‘Spirit of Paris’ Continues as Governments Get Down to Implementing their New Landmark Climate Change Agreement

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Water Journalists Africa
May 26, 2016

The first UN climate change meeting since governments adopted the landmark Paris Agreement closed today amid a suite of positive outcomes that will support the treaty’s widely anticipated early entry into force and stronger, sustained action world-wide into the future.

One of the placards at COP21 in Paris creating awareness about the need for everybody to get on board and fight climate change
One of the placards at COP21 in Paris creating awareness about the need for everybody to get on board and fight climate change

The nearly two week meeting saw countries push ahead with implementing stronger climate action and constructing the global climate regime “rule book” in order to guarantee the treaty’s fairness, transparency and balance between nations.

While work towards the agreed flows of USD 100 billion per annum by 2020 continues, two of the key international funding arms—the Green Climate Fund (GCF) and the Global Environment Facility (GEF)—underlined how they are supporting the Agreement.

The GCF told delegates that its board had set an aspirational goal of 2.5 billion USD in 2016 for both adaptation and mitigation programmes and projects. The GCF urged countries to submit ambitious proposals for funding as soon as possible.

The GEF announced that it had put together forward-looking work programmes for the funding of both mitigation and adaptation projects. On mitigation, 450 million USD is available for new projects while current projects to the value of 106 million USD are already being implemented. On adaptation, some 250 million USD is available for projects. The GEF will also assist the Moroccan Government to green COP22.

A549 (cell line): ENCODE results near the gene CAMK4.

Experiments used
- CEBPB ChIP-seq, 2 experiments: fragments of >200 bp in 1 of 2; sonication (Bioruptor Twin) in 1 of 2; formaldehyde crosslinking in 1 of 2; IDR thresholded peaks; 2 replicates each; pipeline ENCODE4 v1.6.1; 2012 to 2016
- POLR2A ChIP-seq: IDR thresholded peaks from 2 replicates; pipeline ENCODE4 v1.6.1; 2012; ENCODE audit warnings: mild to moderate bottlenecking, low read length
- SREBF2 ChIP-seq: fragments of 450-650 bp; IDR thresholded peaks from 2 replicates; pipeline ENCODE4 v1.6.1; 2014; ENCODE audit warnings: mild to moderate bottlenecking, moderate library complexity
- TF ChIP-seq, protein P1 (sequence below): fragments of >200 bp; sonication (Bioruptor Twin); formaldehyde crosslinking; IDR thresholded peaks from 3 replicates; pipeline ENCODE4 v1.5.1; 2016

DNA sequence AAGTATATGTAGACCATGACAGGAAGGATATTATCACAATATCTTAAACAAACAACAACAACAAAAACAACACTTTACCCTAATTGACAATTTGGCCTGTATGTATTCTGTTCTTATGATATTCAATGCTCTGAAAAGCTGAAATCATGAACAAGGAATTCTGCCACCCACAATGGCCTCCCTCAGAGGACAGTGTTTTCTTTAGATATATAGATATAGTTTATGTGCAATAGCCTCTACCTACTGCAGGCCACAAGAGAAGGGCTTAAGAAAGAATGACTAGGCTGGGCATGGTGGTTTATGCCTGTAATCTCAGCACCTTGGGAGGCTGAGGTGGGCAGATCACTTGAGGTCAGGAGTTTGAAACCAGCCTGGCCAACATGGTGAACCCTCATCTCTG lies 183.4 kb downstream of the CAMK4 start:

The session featured several events on ensuring early and adequate support for the implementation of Nationally Determined Contributions (NDCs) and their integration into national economic plans while ggovernments also began exploring how to directly link climate-friendly technology cooperation to the funding arrangements of both the GCF and the GEF.

Segolene Royal, President of the COP21 United Nations Climate Change Conference and French Minister of the Environment, Energy and the Sea, praised the ‘Esprit de Paris’ evident throughout the nearly two weeks of the ‘Bonn session’.

“Countries with different levels of development and from different regions and often differing views on many issues, found a common vision in Paris. That work and that vision has continued, and continued positively here in Bonn, as countries look towards the next major milestone event in Marrakesh in November,” she said.

The substantive work across three technical bodies, as well as the constituted bodies under the United Nations Framework Convention on Climate Change (UNFCCC), includes developing rules for accounting financial resources, overall reporting and transparency arrangements and how science should inform the implementation of the agreement.

Climate change as a result of global warming continues to cause havoc in various parts of the world, drying up farmlands that livestock used to depend on.
Climate change as a result of global warming continues to cause havoc in various parts of the world, drying up farmlands that livestock used to depend on.

It also includes technical work to improve the delivery of capacity building and technology cooperation and to evolve a credible regime covering loss and damage from climate change.

The Paris Agreement’s central aim is to limit an average global temperature rise to well below 2 degrees Celsius with a preference for holding this to a safer 1.5 degrees above pre-industrial temperatures. Scientific data shows that around one degree of this rise has already occurred.

The agreement’s goals therefore require an early peak in global emissions followed by a very rapid reduction, which must go hand in hand with a significant strengthening of social and economic resilience to climate change.

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